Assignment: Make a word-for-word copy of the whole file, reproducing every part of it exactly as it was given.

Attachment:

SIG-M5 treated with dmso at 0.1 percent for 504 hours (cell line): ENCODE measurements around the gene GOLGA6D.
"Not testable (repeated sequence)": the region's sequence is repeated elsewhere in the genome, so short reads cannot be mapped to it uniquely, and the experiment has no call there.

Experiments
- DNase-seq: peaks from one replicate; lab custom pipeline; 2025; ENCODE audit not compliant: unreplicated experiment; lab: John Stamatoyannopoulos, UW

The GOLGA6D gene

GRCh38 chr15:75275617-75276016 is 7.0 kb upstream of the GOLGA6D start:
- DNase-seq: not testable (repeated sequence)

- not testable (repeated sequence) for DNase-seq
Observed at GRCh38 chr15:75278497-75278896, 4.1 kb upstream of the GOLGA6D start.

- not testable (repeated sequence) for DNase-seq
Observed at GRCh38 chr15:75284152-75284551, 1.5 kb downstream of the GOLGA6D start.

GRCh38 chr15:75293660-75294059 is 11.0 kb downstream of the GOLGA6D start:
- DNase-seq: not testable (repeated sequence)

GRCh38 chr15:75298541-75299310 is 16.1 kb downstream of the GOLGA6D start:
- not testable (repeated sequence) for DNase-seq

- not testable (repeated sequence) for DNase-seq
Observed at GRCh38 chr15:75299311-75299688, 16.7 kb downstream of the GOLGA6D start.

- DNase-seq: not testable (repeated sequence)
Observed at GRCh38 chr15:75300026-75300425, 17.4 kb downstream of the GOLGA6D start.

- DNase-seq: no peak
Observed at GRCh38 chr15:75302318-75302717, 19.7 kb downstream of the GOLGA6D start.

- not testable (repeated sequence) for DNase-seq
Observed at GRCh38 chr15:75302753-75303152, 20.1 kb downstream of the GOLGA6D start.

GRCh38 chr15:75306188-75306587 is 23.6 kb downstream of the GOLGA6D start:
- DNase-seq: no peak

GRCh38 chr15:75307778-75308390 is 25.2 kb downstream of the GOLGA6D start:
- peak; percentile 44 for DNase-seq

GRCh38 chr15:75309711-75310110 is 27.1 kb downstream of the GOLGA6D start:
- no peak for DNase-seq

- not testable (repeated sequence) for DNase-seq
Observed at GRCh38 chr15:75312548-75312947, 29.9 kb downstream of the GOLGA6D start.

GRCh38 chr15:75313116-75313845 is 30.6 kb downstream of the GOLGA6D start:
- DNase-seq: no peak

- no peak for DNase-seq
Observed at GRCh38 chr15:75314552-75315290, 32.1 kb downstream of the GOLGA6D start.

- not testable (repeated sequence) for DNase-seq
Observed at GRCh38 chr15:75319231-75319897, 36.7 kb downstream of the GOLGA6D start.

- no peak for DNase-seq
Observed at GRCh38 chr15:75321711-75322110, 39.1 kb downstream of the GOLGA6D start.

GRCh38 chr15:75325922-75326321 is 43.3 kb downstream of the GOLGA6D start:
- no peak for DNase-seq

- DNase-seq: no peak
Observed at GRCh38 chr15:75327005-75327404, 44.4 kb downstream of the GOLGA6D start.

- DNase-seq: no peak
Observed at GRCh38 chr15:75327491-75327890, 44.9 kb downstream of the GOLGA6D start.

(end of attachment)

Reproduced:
SIG-M5 treated with dmso at 0.1 percent for 504 hours (cell line): ENCODE measurements around the gene GOLGA6D.
"Not testable (repeated sequence)": the region's sequence is repeated elsewhere in the genome, so short reads cannot be mapped to it uniquely, and the experiment has no call there.

Experiments
- DNase-seq: peaks from one replicate; lab custom pipeline; 2025; ENCODE audit not compliant: unreplicated experiment; lab: John Stamatoyannopoulos, UW

The GOLGA6D gene

GRCh38 chr15:75275617-75276016 is 7.0 kb upstream of the GOLGA6D start:
- DNase-seq: not testable (repeated sequence)

- not testable (repeated sequence) for DNase-seq
Observed at GRCh38 chr15:75278497-75278896, 4.1 kb upstream of the GOLGA6D start.

- not testable (repeated sequence) for DNase-seq
Observed at GRCh38 chr15:75284152-75284551, 1.5 kb downstream of the GOLGA6D start.

GRCh38 chr15:75293660-75294059 is 11.0 kb downstream of the GOLGA6D start:
- DNase-seq: not testable (repeated sequence)

GRCh38 chr15:75298541-75299310 is 16.1 kb downstream of the GOLGA6D start:
- not testable (repeated sequence) for DNase-seq

- not testable (repeated sequence) for DNase-seq
Observed at GRCh38 chr15:75299311-75299688, 16.7 kb downstream of the GOLGA6D start.

- DNase-seq: not testable (repeated sequence)
Observed at GRCh38 chr15:75300026-75300425, 17.4 kb downstream of the GOLGA6D start.

- DNase-seq: no peak
Observed at GRCh38 chr15:75302318-75302717, 19.7 kb downstream of the GOLGA6D start.

- not testable (repeated sequence) for DNase-seq
Observed at GRCh38 chr15:75302753-75303152, 20.1 kb downstream of the GOLGA6D start.

GRCh38 chr15:75306188-75306587 is 23.6 kb downstream of the GOLGA6D start:
- DNase-seq: no peak

GRCh38 chr15:75307778-75308390 is 25.2 kb downstream of the GOLGA6D start:
- peak; percentile 44 for DNase-seq

GRCh38 chr15:75309711-75310110 is 27.1 kb downstream of the GOLGA6D start:
- no peak for DNase-seq

- not testable (repeated sequence) for DNase-seq
Observed at GRCh38 chr15:75312548-75312947, 29.9 kb downstream of the GOLGA6D start.

GRCh38 chr15:75313116-75313845 is 30.6 kb downstream of the GOLGA6D start:
- DNase-seq: no peak

- no peak for DNase-seq
Observed at GRCh38 chr15:75314552-75315290, 32.1 kb downstream of the GOLGA6D start.

- not testable (repeated sequence) for DNase-seq
Observed at GRCh38 chr15:75319231-75319897, 36.7 kb downstream of the GOLGA6D start.

- no peak for DNase-seq
Observed at GRCh38 chr15:75321711-75322110, 39.1 kb downstream of the GOLGA6D start.

GRCh38 chr15:75325922-75326321 is 43.3 kb downstream of the GOLGA6D start:
- no peak for DNase-seq

- DNase-seq: no peak
Observed at GRCh38 chr15:75327005-75327404, 44.4 kb downstream of the GOLGA6D start.

- DNase-seq: no peak
Observed at GRCh38 chr15:75327491-75327890, 44.9 kb downstream of the GOLGA6D start.